By Jörgen Johansson
|Gearing up on an ice cold October morning in Montana's Beartooth Range: From left. Brian Doble, Mike Clelland, Don Wilson, Ryan Jordan|
In my 2007 book in Swedish "Vandra Fjäderlätt". I dug into different fabrics used in clothing and tents, and tried to get at some facts that would make for objective comparisons between different products. These facts proved hard to find, which was also confirmed by Chris Townsend, whom I consulted on the subject. Chris is, as most of our readers know, one of the world’s most experienced long distance walkers. He has also tested all kinds of equipment for decades as a journalist for different magazines, in later years chiefly TGO.
The following is translated straight from the book:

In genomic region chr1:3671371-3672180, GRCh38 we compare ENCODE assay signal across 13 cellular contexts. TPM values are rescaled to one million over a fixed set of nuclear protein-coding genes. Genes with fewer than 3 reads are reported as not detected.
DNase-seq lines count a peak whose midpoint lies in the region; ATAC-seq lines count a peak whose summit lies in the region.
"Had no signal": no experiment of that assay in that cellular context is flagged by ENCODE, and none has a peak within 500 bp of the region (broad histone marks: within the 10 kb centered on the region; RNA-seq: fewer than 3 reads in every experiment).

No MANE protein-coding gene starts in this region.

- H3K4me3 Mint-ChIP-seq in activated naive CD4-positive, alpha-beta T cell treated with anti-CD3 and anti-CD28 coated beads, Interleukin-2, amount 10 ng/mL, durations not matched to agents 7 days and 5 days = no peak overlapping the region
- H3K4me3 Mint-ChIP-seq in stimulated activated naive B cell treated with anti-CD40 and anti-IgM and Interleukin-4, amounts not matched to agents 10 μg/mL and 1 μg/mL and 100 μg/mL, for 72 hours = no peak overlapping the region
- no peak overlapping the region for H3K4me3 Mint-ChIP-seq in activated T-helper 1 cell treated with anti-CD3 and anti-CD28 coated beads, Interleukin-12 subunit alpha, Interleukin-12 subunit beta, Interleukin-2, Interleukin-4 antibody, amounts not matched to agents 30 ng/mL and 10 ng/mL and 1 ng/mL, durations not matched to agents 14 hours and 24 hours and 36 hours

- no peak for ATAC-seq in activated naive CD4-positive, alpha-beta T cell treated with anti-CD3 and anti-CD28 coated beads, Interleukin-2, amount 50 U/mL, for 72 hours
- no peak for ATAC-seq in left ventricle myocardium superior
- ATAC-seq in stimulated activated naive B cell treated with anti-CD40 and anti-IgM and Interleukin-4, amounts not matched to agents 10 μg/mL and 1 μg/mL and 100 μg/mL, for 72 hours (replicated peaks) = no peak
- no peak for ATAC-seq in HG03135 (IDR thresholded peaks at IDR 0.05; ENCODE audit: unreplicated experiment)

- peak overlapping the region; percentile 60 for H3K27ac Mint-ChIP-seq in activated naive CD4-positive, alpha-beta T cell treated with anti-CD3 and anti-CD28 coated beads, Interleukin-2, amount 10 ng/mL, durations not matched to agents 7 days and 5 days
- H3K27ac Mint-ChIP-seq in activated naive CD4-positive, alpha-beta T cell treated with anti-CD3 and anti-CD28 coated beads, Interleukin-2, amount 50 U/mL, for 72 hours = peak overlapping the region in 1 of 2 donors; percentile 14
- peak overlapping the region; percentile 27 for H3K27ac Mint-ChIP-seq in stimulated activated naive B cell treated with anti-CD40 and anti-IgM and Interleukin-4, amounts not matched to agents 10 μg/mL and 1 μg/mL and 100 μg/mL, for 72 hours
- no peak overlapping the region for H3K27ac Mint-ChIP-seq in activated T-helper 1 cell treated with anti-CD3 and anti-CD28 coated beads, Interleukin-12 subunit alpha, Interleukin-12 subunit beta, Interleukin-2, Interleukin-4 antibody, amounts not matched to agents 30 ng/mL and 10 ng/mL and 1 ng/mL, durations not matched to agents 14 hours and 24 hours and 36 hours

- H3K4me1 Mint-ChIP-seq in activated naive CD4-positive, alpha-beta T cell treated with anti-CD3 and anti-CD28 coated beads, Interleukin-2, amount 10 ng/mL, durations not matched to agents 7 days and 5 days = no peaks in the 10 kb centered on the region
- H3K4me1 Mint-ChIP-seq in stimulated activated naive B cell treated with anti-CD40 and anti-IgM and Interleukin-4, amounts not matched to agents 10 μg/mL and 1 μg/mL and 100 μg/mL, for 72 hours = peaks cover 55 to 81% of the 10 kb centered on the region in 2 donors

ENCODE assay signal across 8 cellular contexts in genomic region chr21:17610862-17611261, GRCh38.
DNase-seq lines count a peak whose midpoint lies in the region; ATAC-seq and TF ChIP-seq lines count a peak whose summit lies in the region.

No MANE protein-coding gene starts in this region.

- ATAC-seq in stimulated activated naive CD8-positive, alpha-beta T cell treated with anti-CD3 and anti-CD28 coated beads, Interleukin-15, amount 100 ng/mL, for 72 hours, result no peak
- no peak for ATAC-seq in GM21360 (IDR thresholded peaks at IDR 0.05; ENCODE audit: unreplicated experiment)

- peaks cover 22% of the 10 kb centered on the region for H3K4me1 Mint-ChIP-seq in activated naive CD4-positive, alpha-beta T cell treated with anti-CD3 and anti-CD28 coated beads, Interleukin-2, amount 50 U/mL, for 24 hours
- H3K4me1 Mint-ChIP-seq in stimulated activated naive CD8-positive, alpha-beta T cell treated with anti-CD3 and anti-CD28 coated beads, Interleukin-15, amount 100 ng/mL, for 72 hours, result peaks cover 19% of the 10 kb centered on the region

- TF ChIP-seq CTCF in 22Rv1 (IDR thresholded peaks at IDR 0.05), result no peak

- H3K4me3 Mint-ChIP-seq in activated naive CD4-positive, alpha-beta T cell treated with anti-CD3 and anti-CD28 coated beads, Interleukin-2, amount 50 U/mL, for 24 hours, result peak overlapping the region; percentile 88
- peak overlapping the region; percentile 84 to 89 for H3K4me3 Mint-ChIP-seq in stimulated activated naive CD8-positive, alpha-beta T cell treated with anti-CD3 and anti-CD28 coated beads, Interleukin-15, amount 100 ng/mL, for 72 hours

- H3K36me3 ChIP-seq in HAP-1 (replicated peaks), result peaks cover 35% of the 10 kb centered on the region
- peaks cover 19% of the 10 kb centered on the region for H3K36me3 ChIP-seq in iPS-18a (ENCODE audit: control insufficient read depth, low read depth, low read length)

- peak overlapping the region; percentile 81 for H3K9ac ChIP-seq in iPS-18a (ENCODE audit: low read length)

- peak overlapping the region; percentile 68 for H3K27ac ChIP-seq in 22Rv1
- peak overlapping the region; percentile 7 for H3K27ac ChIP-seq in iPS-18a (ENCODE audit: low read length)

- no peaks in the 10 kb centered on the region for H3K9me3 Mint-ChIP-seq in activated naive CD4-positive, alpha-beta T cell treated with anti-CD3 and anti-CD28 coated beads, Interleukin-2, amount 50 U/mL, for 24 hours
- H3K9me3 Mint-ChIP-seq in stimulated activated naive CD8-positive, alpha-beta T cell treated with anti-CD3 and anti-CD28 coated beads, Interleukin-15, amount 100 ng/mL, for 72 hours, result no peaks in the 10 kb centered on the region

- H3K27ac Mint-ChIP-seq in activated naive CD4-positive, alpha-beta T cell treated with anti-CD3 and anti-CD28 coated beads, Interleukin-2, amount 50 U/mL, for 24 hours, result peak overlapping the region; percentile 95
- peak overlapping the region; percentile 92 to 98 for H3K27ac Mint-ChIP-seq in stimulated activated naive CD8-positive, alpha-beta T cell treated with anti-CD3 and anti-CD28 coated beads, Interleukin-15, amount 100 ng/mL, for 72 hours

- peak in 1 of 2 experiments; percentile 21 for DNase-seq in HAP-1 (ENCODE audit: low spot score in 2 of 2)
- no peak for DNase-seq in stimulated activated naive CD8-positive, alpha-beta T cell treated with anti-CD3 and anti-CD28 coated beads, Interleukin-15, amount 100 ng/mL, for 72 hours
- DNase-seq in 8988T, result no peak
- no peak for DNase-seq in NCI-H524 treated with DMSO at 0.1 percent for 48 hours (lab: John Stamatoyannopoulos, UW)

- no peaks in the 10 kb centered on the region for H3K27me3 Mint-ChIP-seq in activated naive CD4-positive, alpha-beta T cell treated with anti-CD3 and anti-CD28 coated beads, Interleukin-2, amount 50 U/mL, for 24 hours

Chris has been kind enough to compile the following subjective list, based on his own experiences of different fabrics in different clothing. Both Chris and myself are interested information that can make the following subjective ranking from a very experienced user more complete and correct.
This table is simply a comparison between different fabrics, where 0 means a material that does not let any moisture pass, like a black plastic trash bag. 100 on the other hand, means a fabric that will let all moisture pass. A mosquito netting might be the closest to this.
80 Pertex Quantum (non water proof)
95-99 Mosquito netting
We can see that material like Goretex Windstopper and Polartec Powershield, used in some so called soft shells, actually breathes less than eVent. Which in my opinion make softshells out of those materials rather pointless. They are not waterproof but still less breathable than some waterproof clothes. Schoeller Dryskin, also used in softshells, breathe comparatively well, but in my opinion they are too thick and warm for summer use.
|Mission accomplished. From left to right: Rear: DonWilson, Jörgen Johansson. Front: Brian Doble, Mike Clelland|
So far the book from 2007. It would be interesting to get feedback on what has happened since